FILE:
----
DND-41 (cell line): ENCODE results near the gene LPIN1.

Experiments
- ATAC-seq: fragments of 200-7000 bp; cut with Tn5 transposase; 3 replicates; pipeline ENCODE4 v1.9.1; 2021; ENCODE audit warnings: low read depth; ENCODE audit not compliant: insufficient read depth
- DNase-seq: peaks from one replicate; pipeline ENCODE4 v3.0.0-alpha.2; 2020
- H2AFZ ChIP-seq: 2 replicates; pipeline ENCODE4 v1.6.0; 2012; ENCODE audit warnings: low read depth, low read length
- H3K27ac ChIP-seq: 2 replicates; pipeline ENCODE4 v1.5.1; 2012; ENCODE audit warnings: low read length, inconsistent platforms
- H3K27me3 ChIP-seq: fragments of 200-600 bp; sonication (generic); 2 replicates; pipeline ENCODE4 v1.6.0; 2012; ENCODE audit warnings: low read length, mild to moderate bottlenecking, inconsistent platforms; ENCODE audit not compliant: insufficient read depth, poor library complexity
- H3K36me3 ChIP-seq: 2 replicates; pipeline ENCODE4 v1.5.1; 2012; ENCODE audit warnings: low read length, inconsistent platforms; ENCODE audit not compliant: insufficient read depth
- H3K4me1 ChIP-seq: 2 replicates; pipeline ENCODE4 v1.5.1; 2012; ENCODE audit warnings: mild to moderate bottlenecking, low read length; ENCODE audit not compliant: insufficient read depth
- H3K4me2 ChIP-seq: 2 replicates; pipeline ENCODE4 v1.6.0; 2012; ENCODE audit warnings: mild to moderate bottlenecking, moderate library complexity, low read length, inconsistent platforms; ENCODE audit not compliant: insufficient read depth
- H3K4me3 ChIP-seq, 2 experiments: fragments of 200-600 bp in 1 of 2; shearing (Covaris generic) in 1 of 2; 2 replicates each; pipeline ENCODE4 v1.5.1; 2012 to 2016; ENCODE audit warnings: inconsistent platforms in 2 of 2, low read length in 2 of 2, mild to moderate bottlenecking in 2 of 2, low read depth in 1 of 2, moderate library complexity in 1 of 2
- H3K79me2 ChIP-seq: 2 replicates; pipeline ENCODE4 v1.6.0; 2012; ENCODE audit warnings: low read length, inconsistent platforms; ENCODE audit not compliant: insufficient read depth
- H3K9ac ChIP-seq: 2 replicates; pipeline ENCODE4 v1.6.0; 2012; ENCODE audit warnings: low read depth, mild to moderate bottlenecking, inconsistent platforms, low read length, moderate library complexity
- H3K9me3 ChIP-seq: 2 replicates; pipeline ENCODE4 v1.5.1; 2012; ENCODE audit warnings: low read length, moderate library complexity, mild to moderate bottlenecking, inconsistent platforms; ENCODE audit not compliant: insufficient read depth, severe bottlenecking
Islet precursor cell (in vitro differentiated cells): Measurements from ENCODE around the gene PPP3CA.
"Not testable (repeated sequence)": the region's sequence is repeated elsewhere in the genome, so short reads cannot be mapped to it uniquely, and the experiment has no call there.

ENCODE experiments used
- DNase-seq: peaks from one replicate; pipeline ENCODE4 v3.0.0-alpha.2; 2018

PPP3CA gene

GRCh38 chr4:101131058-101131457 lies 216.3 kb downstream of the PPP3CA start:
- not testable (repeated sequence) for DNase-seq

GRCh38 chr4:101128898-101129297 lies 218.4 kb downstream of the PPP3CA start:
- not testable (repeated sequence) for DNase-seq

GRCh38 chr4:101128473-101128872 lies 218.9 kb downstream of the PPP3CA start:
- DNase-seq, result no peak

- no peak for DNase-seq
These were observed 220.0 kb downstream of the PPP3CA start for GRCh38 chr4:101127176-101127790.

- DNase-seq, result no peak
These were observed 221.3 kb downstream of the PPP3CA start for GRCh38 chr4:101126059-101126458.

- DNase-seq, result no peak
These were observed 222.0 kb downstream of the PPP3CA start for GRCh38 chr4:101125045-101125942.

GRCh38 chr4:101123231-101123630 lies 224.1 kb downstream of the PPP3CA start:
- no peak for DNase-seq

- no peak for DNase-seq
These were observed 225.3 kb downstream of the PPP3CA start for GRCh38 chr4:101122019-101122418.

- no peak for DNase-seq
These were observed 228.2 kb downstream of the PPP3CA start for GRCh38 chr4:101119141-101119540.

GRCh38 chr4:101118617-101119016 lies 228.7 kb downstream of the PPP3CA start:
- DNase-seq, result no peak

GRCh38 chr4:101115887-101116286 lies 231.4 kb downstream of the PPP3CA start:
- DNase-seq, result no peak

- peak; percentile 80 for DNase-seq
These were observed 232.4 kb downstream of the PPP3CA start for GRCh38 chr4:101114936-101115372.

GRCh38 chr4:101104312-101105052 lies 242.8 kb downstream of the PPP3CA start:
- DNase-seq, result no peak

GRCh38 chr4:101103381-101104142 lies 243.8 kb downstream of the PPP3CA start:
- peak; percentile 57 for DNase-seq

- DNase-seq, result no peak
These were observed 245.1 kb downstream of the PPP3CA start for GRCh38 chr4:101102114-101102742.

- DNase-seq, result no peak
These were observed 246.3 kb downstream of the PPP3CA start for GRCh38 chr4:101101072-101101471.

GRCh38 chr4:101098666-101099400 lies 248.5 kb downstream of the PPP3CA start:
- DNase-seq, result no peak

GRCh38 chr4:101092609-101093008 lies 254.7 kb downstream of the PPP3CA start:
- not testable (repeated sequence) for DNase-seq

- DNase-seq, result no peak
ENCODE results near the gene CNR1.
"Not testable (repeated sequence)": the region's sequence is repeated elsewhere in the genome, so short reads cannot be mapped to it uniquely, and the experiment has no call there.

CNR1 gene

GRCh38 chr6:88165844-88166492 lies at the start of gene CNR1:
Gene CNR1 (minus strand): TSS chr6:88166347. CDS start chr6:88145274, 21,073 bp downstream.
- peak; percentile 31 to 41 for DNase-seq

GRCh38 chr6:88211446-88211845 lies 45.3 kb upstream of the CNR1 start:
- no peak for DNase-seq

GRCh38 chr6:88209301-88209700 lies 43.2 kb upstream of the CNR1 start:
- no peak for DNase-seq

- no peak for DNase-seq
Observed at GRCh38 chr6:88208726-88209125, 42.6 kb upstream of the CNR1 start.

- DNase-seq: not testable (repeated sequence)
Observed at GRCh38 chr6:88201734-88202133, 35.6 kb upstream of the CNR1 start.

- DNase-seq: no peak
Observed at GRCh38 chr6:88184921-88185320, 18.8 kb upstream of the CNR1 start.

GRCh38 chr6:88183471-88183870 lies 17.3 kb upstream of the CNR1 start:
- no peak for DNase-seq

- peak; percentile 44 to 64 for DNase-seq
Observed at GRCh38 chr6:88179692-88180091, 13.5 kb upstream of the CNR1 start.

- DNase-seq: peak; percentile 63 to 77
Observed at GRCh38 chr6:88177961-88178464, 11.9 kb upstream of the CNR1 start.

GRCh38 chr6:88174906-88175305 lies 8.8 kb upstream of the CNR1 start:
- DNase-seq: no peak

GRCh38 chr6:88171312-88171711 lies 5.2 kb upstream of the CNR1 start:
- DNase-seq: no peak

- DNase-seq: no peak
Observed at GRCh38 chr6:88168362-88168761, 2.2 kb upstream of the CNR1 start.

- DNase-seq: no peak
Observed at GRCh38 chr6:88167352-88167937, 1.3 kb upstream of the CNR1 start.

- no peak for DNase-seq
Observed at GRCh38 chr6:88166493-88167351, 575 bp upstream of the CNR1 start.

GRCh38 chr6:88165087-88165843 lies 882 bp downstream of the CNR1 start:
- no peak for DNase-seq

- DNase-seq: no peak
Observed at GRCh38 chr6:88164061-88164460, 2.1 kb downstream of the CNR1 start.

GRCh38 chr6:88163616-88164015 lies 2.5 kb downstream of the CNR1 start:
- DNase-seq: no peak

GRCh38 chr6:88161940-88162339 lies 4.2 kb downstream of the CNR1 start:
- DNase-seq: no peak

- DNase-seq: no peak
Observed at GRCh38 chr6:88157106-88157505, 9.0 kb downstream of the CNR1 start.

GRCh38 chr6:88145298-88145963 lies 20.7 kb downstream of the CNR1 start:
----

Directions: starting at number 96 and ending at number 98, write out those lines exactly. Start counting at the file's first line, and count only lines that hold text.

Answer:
- DNase-seq: no peak

- DNase-seq: no peak
Observed at GRCh38 chr6:88157106-88157505, 9.0 kb downstream of the CNR1 start.